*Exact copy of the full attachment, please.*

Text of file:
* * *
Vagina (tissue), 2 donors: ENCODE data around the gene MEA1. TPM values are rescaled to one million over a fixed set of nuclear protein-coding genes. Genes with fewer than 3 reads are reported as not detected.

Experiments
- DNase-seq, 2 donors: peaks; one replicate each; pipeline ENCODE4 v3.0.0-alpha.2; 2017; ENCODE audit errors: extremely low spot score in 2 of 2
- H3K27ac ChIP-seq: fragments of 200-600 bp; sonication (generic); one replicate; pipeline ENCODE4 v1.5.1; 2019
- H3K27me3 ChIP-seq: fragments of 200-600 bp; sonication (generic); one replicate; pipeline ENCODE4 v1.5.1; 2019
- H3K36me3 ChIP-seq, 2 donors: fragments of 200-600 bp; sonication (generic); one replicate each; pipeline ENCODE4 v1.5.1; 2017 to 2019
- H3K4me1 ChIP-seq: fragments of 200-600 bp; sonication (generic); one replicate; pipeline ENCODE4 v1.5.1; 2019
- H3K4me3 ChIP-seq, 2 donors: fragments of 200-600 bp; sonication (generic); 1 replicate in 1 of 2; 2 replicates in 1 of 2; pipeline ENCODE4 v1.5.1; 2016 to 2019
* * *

Vagina (tissue), 2 donors: ENCODE data around the gene MEA1. TPM values are rescaled to one million over a fixed set of nuclear protein-coding genes. Genes with fewer than 3 reads are reported as not detected.

Experiments
- DNase-seq, 2 donors: peaks; one replicate each; pipeline ENCODE4 v3.0.0-alpha.2; 2017; ENCODE audit errors: extremely low spot score in 2 of 2
- H3K27ac ChIP-seq: fragments of 200-600 bp; sonication (generic); one replicate; pipeline ENCODE4 v1.5.1; 2019
- H3K27me3 ChIP-seq: fragments of 200-600 bp; sonication (generic); one replicate; pipeline ENCODE4 v1.5.1; 2019
- H3K36me3 ChIP-seq, 2 donors: fragments of 200-600 bp; sonication (generic); one replicate each; pipeline ENCODE4 v1.5.1; 2017 to 2019
- H3K4me1 ChIP-seq: fragments of 200-600 bp; sonication (generic); one replicate; pipeline ENCODE4 v1.5.1; 2019
- H3K4me3 ChIP-seq, 2 donors: fragments of 200-600 bp; sonication (generic); 1 replicate in 1 of 2; 2 replicates in 1 of 2; pipeline ENCODE4 v1.5.1; 2016 to 2019